That is why we term these actions as reversing the course of history. That is why we talk about changing the direction of that destructive wind, which has been blowing for a century. Unlike the beginning of the 20th century, we are not exhausted, demoralized and hopeless this time. The conditions that led to destruction back then, have been transformed into a climate suitable for rising up now. It is in our hands to utilize our ability and make use of this climate. We are now equipped with the mindset and have the hope required to do this.

We are discovering our own realities, weaknesses and solutions as the power-sharing map of the 20th century changes, as we reconcile with the past, as we rediscover ourselves and our environs, and as we take heed of this mindset. We come to our senses as we keep on discovering these things and realize that the problems presented to us are not actually our problems, and the crises we face are not actually our crises. We realize that we share a common language with all the different ethnic and sectarian identities that we live alongside with, and that we have experienced the same past, and that we can come to an understanding by talking amongst each other.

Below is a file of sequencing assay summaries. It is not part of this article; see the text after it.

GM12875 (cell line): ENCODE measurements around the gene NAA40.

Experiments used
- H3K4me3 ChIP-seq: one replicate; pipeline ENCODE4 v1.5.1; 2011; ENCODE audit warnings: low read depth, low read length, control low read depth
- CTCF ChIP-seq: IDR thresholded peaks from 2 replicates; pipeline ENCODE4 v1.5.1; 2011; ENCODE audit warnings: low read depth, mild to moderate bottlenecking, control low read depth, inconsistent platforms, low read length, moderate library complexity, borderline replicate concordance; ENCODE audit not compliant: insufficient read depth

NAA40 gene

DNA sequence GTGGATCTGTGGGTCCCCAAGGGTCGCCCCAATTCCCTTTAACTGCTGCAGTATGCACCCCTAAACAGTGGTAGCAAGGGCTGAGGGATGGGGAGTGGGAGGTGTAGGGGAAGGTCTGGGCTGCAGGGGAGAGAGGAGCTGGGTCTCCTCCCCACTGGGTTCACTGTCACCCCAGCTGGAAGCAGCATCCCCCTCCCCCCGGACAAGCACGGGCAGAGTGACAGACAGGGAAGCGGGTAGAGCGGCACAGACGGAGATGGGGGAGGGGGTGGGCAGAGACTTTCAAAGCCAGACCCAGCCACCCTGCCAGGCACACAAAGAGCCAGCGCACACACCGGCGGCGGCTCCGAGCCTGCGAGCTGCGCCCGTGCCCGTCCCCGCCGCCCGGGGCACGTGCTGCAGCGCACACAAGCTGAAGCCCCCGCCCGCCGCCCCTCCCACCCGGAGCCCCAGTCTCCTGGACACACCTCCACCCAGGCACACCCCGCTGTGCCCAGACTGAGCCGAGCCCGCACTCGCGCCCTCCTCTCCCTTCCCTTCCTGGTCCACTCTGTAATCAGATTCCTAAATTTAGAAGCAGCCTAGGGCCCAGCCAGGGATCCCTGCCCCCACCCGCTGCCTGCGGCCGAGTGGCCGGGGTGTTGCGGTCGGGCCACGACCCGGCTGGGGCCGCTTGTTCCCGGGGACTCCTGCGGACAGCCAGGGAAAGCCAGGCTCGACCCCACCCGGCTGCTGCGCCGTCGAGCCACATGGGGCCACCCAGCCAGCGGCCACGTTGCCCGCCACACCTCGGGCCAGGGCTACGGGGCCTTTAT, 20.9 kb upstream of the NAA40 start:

A century has passed living with poverty, economic crises, political shocks and ethnic clashes. These days as ethnic clashes abate they have been substituted with sectarian crises. The sectarian crisis was brought into play as soon as the reconciliation process started showing signs of success with regard to the Kurdish issue, which has occupied our agenda for decades. The Alevi issue has started taking the place of the Kurdish issue.

The reason that no progress was made on the PKK issue for years was that Turkey and the Kurds were not taking the initiative. Both Turkey and the Kurds became incapable of handling the crisis, and other actors become the determining factors. We were able to make progress because, maybe for the first time, we succeeded in speaking in our own language directly with each other, and limited the impact of third parties.

At precisely this point, the Alevi issue was placed in front of Turkey. In all probability, groups and circles managed by Western intelligence services were called into action and the Gezi events were transformed into an Alevi rebellion. The scenario was a familiar one and the methods were known. The aim was to drag Turkey into a brand new internal conflict. Alevi organizations were nourished instead of the PKK and it was from deep within Europe that the strings were being pulled this time.